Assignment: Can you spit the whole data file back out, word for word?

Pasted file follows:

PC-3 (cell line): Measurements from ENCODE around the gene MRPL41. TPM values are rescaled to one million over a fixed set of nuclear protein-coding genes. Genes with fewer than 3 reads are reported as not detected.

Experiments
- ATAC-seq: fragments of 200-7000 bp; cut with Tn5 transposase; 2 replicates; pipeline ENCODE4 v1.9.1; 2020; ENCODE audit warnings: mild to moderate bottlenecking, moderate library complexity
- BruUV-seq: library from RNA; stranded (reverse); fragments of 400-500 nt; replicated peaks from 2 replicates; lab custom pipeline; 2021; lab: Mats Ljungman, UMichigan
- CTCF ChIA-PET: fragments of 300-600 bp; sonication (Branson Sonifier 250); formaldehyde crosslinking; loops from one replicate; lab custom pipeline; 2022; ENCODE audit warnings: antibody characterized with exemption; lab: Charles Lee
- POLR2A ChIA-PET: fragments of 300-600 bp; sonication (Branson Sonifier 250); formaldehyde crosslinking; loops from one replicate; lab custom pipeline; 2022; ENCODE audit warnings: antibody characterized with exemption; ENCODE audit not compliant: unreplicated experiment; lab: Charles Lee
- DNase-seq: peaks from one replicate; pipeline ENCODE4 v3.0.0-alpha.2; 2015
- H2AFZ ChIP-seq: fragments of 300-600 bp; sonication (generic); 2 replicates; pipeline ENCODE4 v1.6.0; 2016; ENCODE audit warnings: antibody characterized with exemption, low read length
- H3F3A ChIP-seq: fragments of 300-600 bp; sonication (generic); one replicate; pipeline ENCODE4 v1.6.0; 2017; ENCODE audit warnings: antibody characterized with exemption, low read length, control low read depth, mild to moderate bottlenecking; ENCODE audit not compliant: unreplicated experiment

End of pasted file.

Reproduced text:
PC-3 (cell line): Measurements from ENCODE around the gene MRPL41. TPM values are rescaled to one million over a fixed set of nuclear protein-coding genes. Genes with fewer than 3 reads are reported as not detected.

Experiments
- ATAC-seq: fragments of 200-7000 bp; cut with Tn5 transposase; 2 replicates; pipeline ENCODE4 v1.9.1; 2020; ENCODE audit warnings: mild to moderate bottlenecking, moderate library complexity
- BruUV-seq: library from RNA; stranded (reverse); fragments of 400-500 nt; replicated peaks from 2 replicates; lab custom pipeline; 2021; lab: Mats Ljungman, UMichigan
- CTCF ChIA-PET: fragments of 300-600 bp; sonication (Branson Sonifier 250); formaldehyde crosslinking; loops from one replicate; lab custom pipeline; 2022; ENCODE audit warnings: antibody characterized with exemption; lab: Charles Lee
- POLR2A ChIA-PET: fragments of 300-600 bp; sonication (Branson Sonifier 250); formaldehyde crosslinking; loops from one replicate; lab custom pipeline; 2022; ENCODE audit warnings: antibody characterized with exemption; ENCODE audit not compliant: unreplicated experiment; lab: Charles Lee
- DNase-seq: peaks from one replicate; pipeline ENCODE4 v3.0.0-alpha.2; 2015
- H2AFZ ChIP-seq: fragments of 300-600 bp; sonication (generic); 2 replicates; pipeline ENCODE4 v1.6.0; 2016; ENCODE audit warnings: antibody characterized with exemption, low read length
- H3F3A ChIP-seq: fragments of 300-600 bp; sonication (generic); one replicate; pipeline ENCODE4 v1.6.0; 2017; ENCODE audit warnings: antibody characterized with exemption, low read length, control low read depth, mild to moderate bottlenecking; ENCODE audit not compliant: unreplicated experiment